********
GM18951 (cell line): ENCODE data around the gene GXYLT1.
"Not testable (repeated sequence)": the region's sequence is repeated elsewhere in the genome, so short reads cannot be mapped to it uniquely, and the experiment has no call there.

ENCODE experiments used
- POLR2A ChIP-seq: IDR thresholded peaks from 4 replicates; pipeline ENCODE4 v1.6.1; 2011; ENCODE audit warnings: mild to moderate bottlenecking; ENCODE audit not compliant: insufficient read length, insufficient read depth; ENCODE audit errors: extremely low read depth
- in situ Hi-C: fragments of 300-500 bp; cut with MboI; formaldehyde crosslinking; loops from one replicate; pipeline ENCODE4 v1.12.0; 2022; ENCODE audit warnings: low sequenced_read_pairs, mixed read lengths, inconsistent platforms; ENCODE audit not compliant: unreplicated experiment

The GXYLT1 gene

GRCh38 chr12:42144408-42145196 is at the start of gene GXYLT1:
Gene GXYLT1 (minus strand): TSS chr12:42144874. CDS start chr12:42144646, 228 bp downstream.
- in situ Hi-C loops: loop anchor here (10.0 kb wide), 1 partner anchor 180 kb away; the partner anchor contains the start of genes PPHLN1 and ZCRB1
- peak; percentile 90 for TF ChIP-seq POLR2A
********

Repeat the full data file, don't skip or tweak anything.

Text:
GM18951 (cell line): ENCODE data around the gene GXYLT1.
"Not testable (repeated sequence)": the region's sequence is repeated elsewhere in the genome, so short reads cannot be mapped to it uniquely, and the experiment has no call there.

ENCODE experiments used
- POLR2A ChIP-seq: IDR thresholded peaks from 4 replicates; pipeline ENCODE4 v1.6.1; 2011; ENCODE audit warnings: mild to moderate bottlenecking; ENCODE audit not compliant: insufficient read length, insufficient read depth; ENCODE audit errors: extremely low read depth
- in situ Hi-C: fragments of 300-500 bp; cut with MboI; formaldehyde crosslinking; loops from one replicate; pipeline ENCODE4 v1.12.0; 2022; ENCODE audit warnings: low sequenced_read_pairs, mixed read lengths, inconsistent platforms; ENCODE audit not compliant: unreplicated experiment

The GXYLT1 gene

GRCh38 chr12:42144408-42145196 is at the start of gene GXYLT1:
Gene GXYLT1 (minus strand): TSS chr12:42144874. CDS start chr12:42144646, 228 bp downstream.
- in situ Hi-C loops: loop anchor here (10.0 kb wide), 1 partner anchor 180 kb away; the partner anchor contains the start of genes PPHLN1 and ZCRB1
- peak; percentile 90 for TF ChIP-seq POLR2A